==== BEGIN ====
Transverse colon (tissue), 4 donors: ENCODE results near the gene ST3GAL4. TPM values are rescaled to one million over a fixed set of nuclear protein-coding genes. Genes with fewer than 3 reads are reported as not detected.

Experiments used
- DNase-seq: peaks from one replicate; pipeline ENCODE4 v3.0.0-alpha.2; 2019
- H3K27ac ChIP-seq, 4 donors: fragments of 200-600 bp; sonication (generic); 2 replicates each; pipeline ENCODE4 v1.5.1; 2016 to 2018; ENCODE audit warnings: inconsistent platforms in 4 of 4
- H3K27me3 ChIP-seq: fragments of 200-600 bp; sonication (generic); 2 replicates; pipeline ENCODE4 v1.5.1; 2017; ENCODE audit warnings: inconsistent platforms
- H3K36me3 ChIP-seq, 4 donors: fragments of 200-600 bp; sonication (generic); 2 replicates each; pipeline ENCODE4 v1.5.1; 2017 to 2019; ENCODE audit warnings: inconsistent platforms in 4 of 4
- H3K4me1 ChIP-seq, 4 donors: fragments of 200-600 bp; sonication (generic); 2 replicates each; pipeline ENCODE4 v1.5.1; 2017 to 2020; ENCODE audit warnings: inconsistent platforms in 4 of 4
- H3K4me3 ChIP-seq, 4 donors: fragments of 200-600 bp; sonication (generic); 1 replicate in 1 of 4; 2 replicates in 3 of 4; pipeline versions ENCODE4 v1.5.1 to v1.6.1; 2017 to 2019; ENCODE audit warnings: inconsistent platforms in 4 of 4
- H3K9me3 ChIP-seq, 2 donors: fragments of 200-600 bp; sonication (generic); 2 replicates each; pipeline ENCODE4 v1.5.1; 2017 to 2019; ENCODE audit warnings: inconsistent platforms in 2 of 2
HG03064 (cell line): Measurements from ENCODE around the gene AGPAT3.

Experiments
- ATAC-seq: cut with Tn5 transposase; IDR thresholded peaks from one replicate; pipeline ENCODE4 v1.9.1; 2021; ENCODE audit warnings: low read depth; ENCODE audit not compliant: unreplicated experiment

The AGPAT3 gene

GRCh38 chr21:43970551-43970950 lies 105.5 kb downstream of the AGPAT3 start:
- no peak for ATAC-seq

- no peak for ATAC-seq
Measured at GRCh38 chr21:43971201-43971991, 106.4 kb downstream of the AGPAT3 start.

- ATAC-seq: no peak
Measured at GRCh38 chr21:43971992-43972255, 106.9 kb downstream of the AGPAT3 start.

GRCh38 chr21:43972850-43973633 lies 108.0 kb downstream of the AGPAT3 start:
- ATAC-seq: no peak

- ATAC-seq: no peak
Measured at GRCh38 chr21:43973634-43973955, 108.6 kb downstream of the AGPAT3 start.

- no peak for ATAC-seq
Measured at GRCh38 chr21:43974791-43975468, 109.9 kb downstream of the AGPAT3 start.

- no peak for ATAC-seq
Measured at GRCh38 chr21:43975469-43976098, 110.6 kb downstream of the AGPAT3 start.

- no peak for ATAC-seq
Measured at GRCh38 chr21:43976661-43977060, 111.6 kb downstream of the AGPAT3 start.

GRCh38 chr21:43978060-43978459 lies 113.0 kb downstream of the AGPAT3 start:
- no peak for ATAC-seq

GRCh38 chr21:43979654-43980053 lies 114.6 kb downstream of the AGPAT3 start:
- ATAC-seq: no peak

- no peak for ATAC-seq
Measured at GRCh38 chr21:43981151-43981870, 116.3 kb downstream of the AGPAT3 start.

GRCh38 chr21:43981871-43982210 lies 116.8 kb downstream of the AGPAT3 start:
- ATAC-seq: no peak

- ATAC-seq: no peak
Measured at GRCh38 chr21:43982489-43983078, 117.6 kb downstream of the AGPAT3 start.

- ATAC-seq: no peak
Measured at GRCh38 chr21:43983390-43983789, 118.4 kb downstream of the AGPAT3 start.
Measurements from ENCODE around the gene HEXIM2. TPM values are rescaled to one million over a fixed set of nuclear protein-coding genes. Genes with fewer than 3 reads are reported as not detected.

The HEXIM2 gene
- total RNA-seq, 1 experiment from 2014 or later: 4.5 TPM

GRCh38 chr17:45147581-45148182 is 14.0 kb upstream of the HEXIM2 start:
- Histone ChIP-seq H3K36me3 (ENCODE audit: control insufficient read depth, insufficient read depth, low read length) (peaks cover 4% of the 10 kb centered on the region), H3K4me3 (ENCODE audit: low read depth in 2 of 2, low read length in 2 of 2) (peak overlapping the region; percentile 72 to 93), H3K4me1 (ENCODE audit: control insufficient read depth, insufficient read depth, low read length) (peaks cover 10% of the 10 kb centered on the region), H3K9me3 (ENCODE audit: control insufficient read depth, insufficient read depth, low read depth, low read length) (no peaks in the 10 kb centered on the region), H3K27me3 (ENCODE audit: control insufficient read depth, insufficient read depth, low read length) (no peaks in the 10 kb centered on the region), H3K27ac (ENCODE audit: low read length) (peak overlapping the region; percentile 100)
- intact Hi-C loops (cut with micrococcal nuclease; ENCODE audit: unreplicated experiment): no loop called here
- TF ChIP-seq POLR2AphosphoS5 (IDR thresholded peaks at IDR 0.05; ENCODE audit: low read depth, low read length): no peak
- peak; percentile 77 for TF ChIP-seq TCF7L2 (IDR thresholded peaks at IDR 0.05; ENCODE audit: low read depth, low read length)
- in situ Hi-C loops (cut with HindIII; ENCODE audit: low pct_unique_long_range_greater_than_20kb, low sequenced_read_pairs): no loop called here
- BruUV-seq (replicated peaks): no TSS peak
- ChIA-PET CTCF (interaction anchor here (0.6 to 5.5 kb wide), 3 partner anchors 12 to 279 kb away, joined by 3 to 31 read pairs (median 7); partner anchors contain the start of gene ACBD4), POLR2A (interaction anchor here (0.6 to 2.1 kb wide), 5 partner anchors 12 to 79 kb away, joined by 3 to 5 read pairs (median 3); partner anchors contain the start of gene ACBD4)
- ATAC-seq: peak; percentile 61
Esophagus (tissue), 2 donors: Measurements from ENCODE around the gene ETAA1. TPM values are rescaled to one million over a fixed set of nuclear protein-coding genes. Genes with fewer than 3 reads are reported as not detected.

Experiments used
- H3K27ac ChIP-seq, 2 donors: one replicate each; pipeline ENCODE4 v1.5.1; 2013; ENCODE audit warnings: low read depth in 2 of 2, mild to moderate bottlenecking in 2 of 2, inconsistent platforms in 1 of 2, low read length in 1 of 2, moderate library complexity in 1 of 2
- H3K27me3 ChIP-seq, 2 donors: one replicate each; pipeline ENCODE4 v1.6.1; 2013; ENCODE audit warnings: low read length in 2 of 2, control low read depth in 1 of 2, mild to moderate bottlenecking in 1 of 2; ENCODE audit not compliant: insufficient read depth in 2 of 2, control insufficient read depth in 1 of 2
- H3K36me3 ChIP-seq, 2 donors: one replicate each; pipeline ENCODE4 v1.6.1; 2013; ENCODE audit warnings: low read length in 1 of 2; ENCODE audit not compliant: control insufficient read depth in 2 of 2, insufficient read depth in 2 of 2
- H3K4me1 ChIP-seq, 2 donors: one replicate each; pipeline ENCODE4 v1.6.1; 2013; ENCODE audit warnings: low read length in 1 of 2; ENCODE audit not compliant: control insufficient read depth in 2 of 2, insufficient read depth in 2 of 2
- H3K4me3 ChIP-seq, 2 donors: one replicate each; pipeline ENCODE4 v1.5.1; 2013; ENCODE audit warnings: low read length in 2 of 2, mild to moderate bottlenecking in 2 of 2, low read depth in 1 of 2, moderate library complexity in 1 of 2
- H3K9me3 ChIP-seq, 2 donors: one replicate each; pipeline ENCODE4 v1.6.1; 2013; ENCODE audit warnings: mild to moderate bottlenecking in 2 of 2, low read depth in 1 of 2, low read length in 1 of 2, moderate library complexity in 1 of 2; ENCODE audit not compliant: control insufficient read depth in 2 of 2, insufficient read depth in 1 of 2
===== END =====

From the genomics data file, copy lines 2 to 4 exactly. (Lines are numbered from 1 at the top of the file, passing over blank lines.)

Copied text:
Experiments used
- DNase-seq: peaks from one replicate; pipeline ENCODE4 v3.0.0-alpha.2; 2019
- H3K27ac ChIP-seq, 4 donors: fragments of 200-600 bp; sonication (generic); 2 replicates each; pipeline ENCODE4 v1.5.1; 2016 to 2018; ENCODE audit warnings: inconsistent platforms in 4 of 4